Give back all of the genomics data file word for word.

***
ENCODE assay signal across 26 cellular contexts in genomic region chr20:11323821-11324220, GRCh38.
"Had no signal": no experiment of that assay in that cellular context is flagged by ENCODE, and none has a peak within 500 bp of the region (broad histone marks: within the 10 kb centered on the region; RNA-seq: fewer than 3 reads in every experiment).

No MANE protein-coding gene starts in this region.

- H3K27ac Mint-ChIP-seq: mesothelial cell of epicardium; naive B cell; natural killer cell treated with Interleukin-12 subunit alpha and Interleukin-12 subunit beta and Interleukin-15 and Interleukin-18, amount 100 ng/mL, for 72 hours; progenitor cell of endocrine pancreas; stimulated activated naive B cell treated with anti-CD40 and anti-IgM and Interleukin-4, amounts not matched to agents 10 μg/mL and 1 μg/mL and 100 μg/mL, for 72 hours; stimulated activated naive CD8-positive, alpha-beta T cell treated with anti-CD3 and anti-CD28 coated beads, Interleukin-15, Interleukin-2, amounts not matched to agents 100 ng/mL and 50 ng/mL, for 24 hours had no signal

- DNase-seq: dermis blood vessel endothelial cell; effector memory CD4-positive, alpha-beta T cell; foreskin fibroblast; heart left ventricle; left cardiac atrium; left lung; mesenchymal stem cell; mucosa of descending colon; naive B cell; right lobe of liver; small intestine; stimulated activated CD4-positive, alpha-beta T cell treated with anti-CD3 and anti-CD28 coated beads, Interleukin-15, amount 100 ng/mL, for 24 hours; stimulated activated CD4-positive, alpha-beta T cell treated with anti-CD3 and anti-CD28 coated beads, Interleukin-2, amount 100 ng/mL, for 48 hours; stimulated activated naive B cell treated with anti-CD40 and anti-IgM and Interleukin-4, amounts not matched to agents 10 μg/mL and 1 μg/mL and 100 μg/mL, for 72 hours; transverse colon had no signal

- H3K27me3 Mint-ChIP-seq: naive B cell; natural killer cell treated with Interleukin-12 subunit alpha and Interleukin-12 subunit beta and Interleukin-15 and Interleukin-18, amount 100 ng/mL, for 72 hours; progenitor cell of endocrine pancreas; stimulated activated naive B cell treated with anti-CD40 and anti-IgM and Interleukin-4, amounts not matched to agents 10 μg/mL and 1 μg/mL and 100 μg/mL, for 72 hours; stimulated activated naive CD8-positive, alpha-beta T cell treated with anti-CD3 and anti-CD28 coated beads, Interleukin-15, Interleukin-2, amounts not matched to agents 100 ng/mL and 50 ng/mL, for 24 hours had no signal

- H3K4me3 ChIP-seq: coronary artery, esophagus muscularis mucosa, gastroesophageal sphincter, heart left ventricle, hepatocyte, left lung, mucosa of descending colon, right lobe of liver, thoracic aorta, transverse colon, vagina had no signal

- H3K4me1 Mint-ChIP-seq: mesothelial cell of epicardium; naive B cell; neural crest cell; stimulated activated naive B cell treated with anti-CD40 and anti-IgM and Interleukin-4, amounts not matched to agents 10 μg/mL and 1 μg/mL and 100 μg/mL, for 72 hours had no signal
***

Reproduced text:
ENCODE assay signal across 26 cellular contexts in genomic region chr20:11323821-11324220, GRCh38.
"Had no signal": no experiment of that assay in that cellular context is flagged by ENCODE, and none has a peak within 500 bp of the region (broad histone marks: within the 10 kb centered on the region; RNA-seq: fewer than 3 reads in every experiment).

No MANE protein-coding gene starts in this region.

- H3K27ac Mint-ChIP-seq: mesothelial cell of epicardium; naive B cell; natural killer cell treated with Interleukin-12 subunit alpha and Interleukin-12 subunit beta and Interleukin-15 and Interleukin-18, amount 100 ng/mL, for 72 hours; progenitor cell of endocrine pancreas; stimulated activated naive B cell treated with anti-CD40 and anti-IgM and Interleukin-4, amounts not matched to agents 10 μg/mL and 1 μg/mL and 100 μg/mL, for 72 hours; stimulated activated naive CD8-positive, alpha-beta T cell treated with anti-CD3 and anti-CD28 coated beads, Interleukin-15, Interleukin-2, amounts not matched to agents 100 ng/mL and 50 ng/mL, for 24 hours had no signal

- DNase-seq: dermis blood vessel endothelial cell; effector memory CD4-positive, alpha-beta T cell; foreskin fibroblast; heart left ventricle; left cardiac atrium; left lung; mesenchymal stem cell; mucosa of descending colon; naive B cell; right lobe of liver; small intestine; stimulated activated CD4-positive, alpha-beta T cell treated with anti-CD3 and anti-CD28 coated beads, Interleukin-15, amount 100 ng/mL, for 24 hours; stimulated activated CD4-positive, alpha-beta T cell treated with anti-CD3 and anti-CD28 coated beads, Interleukin-2, amount 100 ng/mL, for 48 hours; stimulated activated naive B cell treated with anti-CD40 and anti-IgM and Interleukin-4, amounts not matched to agents 10 μg/mL and 1 μg/mL and 100 μg/mL, for 72 hours; transverse colon had no signal

- H3K27me3 Mint-ChIP-seq: naive B cell; natural killer cell treated with Interleukin-12 subunit alpha and Interleukin-12 subunit beta and Interleukin-15 and Interleukin-18, amount 100 ng/mL, for 72 hours; progenitor cell of endocrine pancreas; stimulated activated naive B cell treated with anti-CD40 and anti-IgM and Interleukin-4, amounts not matched to agents 10 μg/mL and 1 μg/mL and 100 μg/mL, for 72 hours; stimulated activated naive CD8-positive, alpha-beta T cell treated with anti-CD3 and anti-CD28 coated beads, Interleukin-15, Interleukin-2, amounts not matched to agents 100 ng/mL and 50 ng/mL, for 24 hours had no signal

- H3K4me3 ChIP-seq: coronary artery, esophagus muscularis mucosa, gastroesophageal sphincter, heart left ventricle, hepatocyte, left lung, mucosa of descending colon, right lobe of liver, thoracic aorta, transverse colon, vagina had no signal

- H3K4me1 Mint-ChIP-seq: mesothelial cell of epicardium; naive B cell; neural crest cell; stimulated activated naive B cell treated with anti-CD40 and anti-IgM and Interleukin-4, amounts not matched to agents 10 μg/mL and 1 μg/mL and 100 μg/mL, for 72 hours had no signal